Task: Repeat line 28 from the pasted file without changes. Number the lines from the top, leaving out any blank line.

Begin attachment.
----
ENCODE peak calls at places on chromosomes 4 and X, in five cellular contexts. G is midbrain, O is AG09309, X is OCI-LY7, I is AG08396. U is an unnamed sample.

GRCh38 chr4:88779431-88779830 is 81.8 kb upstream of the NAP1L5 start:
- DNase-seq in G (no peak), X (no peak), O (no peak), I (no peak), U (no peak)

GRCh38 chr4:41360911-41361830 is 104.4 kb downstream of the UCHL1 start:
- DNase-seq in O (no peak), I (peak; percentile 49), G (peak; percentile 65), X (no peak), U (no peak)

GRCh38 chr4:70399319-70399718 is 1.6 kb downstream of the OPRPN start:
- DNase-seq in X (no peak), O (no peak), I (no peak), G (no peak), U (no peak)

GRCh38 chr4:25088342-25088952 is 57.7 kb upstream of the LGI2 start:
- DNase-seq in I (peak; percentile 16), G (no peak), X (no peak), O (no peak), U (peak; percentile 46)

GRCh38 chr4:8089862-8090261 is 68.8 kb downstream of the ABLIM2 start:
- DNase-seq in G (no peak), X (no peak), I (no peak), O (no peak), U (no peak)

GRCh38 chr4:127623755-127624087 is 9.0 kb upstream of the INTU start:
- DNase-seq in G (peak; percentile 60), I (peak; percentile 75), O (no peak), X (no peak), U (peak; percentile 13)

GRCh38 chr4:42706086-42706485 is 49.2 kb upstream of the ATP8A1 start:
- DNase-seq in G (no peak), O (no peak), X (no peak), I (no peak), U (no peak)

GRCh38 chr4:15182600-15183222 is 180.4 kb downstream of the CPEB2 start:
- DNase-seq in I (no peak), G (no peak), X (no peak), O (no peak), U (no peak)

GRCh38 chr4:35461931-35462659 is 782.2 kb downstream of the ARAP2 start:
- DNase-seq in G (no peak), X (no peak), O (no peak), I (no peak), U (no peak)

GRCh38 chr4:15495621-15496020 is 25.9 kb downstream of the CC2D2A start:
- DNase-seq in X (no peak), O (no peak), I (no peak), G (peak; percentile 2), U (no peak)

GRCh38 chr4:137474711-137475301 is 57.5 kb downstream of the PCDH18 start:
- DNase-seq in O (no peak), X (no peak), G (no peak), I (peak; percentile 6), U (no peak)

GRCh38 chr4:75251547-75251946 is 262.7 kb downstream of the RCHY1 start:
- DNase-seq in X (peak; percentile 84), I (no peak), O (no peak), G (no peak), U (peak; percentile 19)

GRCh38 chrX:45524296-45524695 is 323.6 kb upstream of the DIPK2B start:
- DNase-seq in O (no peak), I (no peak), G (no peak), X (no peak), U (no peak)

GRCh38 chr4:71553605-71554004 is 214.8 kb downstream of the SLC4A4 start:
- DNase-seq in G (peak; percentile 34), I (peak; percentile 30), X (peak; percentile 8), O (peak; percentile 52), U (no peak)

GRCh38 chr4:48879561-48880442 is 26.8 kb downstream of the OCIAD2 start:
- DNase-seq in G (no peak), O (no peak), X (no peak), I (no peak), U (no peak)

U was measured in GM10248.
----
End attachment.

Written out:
GRCh38 chr4:71553605-71554004 is 214.8 kb downstream of the SLC4A4 start: